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Is doing something like this safe? I'm unsure if the execution order is guaranteed or not.

auto foo = std::make_unique<Foo>();
foo->Bar(std::move(foo));
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It will work fine.

The sequence:

  1. Evaluate std::move(foo) then evaluate foo-> (or the other way around, which does not matter as neither changes the state of the foo pointer).
  2. Invoke Foo::Bar(...) on the target object obtained in #1 passing the rvalue-casted foo also obtained in #1.

Probably not the cleanest code style.

  • But if std::move(foo) is evaluated first wouldn't foo-> try to dereference a nullptr? – kanslulz Oct 16 '18 at 15:09
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    std::move is just a type cast shortcut returning static_cast<std::remove_reference_t<T>&&>(arg), it does not do anything to the object – bobah Oct 16 '18 at 15:15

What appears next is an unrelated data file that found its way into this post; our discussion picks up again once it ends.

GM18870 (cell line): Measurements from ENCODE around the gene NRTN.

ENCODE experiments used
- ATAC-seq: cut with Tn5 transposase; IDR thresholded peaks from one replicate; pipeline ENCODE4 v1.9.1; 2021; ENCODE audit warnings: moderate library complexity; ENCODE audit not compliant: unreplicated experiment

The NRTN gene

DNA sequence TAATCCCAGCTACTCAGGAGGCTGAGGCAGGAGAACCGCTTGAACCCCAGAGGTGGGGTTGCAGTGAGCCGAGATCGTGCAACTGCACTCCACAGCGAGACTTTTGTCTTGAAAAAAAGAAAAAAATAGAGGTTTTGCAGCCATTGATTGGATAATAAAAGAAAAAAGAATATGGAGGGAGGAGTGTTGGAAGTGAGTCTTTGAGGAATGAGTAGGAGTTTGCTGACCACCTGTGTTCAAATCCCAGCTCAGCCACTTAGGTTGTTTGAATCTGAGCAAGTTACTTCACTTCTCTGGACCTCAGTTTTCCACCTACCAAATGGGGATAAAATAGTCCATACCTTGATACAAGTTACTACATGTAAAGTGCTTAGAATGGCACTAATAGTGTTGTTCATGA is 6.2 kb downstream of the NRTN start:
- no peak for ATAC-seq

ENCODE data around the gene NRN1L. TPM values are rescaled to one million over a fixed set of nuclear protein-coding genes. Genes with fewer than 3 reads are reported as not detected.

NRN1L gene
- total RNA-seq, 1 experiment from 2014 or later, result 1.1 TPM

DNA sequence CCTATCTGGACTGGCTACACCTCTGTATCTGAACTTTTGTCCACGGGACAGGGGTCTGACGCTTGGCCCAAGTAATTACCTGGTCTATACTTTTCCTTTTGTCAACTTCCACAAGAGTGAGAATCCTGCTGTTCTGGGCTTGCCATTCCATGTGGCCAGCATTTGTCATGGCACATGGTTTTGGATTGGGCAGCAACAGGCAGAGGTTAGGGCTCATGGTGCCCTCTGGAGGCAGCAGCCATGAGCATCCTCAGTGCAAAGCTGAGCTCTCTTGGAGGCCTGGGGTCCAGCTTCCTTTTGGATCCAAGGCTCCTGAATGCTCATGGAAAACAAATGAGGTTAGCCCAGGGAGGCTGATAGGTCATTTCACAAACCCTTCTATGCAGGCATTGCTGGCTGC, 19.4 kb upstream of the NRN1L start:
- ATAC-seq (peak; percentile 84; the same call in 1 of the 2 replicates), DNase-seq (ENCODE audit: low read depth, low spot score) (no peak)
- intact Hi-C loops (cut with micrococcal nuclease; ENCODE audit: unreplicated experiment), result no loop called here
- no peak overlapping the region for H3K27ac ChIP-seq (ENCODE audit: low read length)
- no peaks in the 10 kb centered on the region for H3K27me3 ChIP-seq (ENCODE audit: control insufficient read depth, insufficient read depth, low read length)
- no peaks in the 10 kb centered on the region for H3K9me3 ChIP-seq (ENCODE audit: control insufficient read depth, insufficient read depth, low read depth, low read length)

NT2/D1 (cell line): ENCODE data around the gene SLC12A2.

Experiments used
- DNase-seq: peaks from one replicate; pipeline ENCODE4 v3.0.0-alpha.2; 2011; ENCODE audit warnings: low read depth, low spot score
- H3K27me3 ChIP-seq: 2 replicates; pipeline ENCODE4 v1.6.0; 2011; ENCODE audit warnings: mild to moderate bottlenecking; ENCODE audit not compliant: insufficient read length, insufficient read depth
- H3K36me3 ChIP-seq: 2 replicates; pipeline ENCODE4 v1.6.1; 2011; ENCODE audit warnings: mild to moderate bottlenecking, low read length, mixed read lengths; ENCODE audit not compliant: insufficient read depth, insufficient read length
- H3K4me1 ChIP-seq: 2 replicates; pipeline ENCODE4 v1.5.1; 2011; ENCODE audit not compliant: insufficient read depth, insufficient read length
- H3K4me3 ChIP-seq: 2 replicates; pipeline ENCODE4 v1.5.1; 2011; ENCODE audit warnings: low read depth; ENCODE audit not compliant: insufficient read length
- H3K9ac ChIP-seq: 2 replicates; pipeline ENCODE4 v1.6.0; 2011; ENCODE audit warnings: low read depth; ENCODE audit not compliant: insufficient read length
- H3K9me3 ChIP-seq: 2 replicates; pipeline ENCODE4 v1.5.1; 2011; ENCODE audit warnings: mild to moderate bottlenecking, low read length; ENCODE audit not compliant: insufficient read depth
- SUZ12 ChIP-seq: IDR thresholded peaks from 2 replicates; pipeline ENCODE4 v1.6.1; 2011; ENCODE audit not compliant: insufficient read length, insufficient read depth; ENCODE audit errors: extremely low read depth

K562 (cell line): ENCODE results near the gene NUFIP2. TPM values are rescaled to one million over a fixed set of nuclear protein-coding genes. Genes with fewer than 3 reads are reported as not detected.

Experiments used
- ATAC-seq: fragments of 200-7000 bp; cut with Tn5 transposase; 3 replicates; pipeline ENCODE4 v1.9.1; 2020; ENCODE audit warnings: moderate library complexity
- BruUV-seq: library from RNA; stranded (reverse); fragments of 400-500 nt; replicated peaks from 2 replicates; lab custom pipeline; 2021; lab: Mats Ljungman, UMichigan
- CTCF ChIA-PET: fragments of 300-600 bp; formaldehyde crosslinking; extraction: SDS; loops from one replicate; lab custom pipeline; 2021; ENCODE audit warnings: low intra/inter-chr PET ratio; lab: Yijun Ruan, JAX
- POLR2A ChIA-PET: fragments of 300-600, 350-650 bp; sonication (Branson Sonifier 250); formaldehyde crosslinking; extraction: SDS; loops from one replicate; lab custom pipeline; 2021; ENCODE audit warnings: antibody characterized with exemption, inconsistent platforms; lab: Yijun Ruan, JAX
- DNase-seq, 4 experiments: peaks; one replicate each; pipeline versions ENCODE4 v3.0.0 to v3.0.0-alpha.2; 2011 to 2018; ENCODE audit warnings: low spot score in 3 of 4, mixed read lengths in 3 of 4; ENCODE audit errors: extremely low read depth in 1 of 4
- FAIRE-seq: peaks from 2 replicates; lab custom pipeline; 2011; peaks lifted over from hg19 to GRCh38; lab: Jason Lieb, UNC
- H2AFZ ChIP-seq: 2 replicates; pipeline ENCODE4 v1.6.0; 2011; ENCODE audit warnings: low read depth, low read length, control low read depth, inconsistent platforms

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Is doing something like this safe?

That works as expected by the style is not recommended because object foo is still available after it has been moved from. That creates a risk of bugs caused by accessing a moved from object.

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    I suppose that should be clear from the codebase though, if you call std::move you're explicitly saying I'm not going to use this anymore in this state, and that's fine. – Sombrero Chicken Oct 16 '18 at 14:59
  • @SombreroChicken I have seen such bugs in my practice despite that should be clear from the codebase. – Maxim Egorushkin Oct 16 '18 at 14:59
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    Do that move deep in a conditional statement and then tell me it is clear at the top level! I don't want to have to read your code, I want to be able to trust your code! – Gem Taylor Oct 16 '18 at 15:53

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